The ITALIAN RESISTANCE MOVEMENT (Italian : Resistenza italiana or
just la Resistenza) is an umbrella term for resistance groups that
opposed the occupying German forces and the Italian Fascist puppet
regime of the
Italian Social Republic during the later years of World
War II . It was formed by Italians of any age, gender, political
opinion and social class, following the Allied invasion of the
country, the armistice between
Italy and Allied armed forces , and
German military occupation of northern Italy. The movement is also
known as the ITALIAN RESISTANCE and the ITALIAN PARTISANS (partigiani
in Italian). The brutal conflict they took part in is referred to as
the Italian Liberation War (when referring to the part they took in
the Italian Campaign against the Axis) or as the Italian Civil War
(when referring specifically to the conflict with the Fascists). The
modern Italian Republic was declared to be founded on the struggle of
* 1 Resistance by Italian armed forces
* 1.1 In
* 1.2 Outside
Italian military internees
* 2 Underground resistance
* 2.1 Partisan movement
* 2.2 Countryside
* 2.3 Urban areas
* 2.4 Female partisans
* 2.5 1944 uprising
* 2.6 Foreign contribution
* 2.7 Aid networks
* 3 Liberation
* 3.1 1945 uprising
* 3.2 Revenge killings
* 3.3 Casualties
* 3.4 Liberation Day
* 4 See also
* 4.1 In works of popular culture
* 5 References
* 6 External links
RESISTANCE BY ITALIAN ARMED FORCES
Italian Co-Belligerent Army
Italian Co-Belligerent Army
Unidentified uniformed Italians shot by invading Germans in
Rome, September 1943
Armed resistance to the German occupation following the armistice
Italy and Allied armed forces began with Italian regular
Italian Armed Forces
Italian Armed Forces and the
Carabinieri military police .
The period's best-known battle broke out in
Rome the day the armistice
Regio Esercito units such as the Sassari Division , the
Granatieri di Sardegna , the Piave Division , the Ariete II Division ,
the Centauro Division , the
Piacenza Division and the "Lupi di
Toscana" Division (in addition to Carabinieri, infantry and coastal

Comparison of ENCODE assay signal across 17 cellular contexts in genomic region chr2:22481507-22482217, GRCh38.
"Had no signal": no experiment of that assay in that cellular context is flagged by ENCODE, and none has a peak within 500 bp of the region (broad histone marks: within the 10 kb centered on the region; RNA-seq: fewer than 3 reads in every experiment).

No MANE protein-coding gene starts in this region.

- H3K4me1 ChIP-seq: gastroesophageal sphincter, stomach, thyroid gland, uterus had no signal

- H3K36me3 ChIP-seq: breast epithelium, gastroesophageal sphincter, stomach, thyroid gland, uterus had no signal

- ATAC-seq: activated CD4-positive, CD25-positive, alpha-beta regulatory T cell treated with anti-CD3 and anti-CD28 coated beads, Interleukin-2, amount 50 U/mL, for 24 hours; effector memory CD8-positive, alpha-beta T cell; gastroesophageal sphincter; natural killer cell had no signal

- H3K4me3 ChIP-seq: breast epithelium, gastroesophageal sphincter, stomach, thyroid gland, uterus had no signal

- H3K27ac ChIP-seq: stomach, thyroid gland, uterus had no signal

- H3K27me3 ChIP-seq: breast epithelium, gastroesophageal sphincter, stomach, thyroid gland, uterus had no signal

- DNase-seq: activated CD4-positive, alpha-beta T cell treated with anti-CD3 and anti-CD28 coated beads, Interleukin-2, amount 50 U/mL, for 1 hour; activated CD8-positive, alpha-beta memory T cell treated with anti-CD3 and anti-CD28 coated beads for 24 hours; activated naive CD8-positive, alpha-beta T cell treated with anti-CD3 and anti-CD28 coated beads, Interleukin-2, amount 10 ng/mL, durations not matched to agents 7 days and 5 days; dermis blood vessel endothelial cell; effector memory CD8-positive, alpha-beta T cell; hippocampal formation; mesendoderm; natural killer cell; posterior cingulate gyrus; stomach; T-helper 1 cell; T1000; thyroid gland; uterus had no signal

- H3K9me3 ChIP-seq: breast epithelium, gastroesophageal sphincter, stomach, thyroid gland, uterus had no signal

artillery regiments) were deployed around the city and along
Fallschirmjäger and Panzergrenadiere were
initially repelled and endured heavy losses, but slowly gained the
upper hand, aided by their experience and superior
The defenders were hampered by the escape of King Victor Emmanuel III
Pietro Badoglio and their staff to
Brindisi , which left the
generals in charge of the city without a coordinated defence plan.
This caused Allied support to be canceled at the last minute, since
Fallschirmjäger took the U.S.
82nd Airborne Division
82nd Airborne Division drop zones ;
Maxwell D. Taylor
Maxwell D. Taylor had crossed enemy lines and gone
Rome to personally supervise the operation. The Italian Centauro II
Division's absence from the battle contributed to the German defeat
given its German-made tanks. It was composed primarily of
Blackshirts and was not trusted.
By 10 September, the Germans had penetrated downtown
Rome and the
Granatieri (aided by civilians) made their last stand at Porta San
Paolo . At 4 pm, General Giorgio Carlo Calvi di Bergolo signed the
order of surrender; the Italian divisions were disbanded, and their
members taken prisoner. Although some officers participating in the
battle later joined the resistance, the clash was not motivated by
anti-German sentiment but by the necessity to defend the Italian
capital and resist the Italian soldiers' disarmament. Generals
Raffaele Cadorna, Jr. (commander of Ariete II) and Giuseppe Cordero
Lanza di Montezemolo (later executed by the Germans) joined the
underground; General Gioacchino Solinas (commander of the Granatieri)
instead opted for the pro-German
Italian Social Republic .
One of the most important episodes of resistance by Italian armed